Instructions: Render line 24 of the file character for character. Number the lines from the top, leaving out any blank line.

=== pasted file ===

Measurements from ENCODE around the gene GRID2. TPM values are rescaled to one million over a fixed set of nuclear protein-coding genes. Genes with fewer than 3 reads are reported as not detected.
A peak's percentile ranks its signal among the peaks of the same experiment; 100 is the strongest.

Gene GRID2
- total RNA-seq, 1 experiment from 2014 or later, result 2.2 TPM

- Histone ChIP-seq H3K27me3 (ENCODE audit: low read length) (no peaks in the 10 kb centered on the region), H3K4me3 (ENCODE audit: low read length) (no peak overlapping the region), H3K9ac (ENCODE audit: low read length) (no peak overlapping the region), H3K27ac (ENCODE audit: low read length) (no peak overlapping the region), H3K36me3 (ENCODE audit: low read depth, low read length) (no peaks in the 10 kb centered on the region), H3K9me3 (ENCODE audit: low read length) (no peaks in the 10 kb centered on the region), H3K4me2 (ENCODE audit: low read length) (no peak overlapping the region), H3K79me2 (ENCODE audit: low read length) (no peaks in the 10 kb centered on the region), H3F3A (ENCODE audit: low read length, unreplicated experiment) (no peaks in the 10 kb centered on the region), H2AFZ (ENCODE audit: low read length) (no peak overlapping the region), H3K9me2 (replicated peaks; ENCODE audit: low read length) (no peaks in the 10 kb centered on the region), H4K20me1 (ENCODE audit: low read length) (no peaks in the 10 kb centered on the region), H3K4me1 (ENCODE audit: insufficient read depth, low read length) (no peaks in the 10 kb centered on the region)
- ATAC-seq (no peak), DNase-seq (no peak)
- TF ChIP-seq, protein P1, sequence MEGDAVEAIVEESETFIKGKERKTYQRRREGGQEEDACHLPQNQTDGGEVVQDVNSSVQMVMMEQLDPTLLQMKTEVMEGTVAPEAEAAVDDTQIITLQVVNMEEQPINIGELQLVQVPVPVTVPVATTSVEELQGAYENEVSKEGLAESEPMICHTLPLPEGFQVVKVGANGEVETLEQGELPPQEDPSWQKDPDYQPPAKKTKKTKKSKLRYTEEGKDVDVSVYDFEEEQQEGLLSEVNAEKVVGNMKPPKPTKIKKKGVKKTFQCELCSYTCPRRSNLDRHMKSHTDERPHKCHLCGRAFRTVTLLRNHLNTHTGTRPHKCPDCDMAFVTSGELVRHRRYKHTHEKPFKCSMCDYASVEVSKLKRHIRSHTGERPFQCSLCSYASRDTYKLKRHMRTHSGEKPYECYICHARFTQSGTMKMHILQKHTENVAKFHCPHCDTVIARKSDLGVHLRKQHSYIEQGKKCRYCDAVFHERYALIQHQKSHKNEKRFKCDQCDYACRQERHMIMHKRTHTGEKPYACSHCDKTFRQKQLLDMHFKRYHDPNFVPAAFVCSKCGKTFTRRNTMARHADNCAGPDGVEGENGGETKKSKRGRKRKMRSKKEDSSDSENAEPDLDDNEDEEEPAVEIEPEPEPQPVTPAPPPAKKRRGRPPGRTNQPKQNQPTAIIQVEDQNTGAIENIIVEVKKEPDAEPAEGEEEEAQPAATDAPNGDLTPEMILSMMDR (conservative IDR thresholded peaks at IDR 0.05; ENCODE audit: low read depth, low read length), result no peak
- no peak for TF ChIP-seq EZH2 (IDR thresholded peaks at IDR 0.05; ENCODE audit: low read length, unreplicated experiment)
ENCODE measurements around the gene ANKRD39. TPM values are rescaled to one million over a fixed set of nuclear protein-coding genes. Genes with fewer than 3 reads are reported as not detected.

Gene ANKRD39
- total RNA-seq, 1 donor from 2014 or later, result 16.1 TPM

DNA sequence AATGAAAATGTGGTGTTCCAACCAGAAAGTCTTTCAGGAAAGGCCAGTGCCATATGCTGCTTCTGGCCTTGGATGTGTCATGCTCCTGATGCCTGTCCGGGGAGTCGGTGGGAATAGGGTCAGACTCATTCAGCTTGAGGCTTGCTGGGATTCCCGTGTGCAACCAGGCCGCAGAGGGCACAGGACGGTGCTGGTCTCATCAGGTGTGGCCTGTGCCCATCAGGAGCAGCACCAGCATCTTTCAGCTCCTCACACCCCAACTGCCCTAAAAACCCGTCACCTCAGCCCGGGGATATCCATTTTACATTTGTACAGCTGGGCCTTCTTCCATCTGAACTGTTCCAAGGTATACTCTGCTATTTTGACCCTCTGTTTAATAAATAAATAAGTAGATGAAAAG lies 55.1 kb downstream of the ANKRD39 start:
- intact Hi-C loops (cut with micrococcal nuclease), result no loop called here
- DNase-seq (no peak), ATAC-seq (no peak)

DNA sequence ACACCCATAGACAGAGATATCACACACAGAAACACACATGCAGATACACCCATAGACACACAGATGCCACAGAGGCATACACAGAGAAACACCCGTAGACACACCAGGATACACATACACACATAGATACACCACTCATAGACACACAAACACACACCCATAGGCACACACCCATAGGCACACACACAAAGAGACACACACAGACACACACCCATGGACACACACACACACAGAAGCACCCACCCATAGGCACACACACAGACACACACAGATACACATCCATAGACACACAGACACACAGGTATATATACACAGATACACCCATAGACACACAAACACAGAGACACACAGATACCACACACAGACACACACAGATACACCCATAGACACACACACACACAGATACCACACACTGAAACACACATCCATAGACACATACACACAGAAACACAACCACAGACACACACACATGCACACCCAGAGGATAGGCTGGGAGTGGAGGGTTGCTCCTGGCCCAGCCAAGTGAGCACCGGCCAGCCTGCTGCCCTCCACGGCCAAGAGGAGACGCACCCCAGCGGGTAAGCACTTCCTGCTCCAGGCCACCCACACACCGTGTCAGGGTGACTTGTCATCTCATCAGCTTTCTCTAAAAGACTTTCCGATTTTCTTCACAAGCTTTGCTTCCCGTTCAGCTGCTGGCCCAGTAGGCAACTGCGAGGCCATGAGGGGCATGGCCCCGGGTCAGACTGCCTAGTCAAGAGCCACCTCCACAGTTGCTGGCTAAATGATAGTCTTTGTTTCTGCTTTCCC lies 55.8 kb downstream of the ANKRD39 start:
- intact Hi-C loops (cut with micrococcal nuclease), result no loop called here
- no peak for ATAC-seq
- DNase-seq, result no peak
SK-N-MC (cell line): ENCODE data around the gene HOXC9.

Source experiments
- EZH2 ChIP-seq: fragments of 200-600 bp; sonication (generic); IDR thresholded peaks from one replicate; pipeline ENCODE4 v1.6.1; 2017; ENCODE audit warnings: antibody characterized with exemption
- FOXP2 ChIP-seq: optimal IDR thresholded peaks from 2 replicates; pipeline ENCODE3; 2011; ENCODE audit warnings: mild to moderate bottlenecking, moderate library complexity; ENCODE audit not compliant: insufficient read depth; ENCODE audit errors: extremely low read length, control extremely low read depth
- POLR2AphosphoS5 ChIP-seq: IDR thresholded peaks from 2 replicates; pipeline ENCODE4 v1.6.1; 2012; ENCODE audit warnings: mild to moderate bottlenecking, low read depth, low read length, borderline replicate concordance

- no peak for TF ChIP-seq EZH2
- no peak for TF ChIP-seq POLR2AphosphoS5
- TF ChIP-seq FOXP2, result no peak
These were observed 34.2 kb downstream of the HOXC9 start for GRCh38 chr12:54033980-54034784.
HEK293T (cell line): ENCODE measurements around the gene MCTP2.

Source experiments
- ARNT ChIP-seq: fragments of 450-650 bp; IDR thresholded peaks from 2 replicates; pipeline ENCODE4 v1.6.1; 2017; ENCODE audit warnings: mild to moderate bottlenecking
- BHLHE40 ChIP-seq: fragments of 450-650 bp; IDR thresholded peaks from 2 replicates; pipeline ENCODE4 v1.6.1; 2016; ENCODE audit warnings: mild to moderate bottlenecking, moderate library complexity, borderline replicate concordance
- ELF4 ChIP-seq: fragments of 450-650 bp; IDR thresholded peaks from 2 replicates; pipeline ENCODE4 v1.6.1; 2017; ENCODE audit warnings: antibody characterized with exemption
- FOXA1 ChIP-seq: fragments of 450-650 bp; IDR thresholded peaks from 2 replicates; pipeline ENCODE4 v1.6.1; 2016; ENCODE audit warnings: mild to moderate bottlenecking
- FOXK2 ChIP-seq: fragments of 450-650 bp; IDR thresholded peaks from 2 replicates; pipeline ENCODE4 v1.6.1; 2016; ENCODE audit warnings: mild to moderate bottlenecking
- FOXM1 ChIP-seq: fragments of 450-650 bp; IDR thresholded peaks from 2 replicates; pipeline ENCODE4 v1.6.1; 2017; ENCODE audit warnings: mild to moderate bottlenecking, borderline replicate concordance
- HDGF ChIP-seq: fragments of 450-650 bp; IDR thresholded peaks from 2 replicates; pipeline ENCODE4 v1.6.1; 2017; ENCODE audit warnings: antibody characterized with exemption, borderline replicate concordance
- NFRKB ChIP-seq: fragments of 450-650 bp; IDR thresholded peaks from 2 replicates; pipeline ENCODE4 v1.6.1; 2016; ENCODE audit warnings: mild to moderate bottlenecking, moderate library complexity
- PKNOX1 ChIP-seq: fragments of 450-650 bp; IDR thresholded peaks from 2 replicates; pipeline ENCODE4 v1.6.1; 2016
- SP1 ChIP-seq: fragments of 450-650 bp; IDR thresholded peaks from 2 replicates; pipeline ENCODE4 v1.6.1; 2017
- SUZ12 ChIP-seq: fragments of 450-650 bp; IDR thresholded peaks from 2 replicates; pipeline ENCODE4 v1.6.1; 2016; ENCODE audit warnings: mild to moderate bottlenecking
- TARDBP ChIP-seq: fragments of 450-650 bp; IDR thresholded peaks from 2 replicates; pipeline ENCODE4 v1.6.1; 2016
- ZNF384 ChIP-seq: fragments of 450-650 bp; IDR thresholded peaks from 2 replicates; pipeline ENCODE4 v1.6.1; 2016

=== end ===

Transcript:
- no peak for TF ChIP-seq EZH2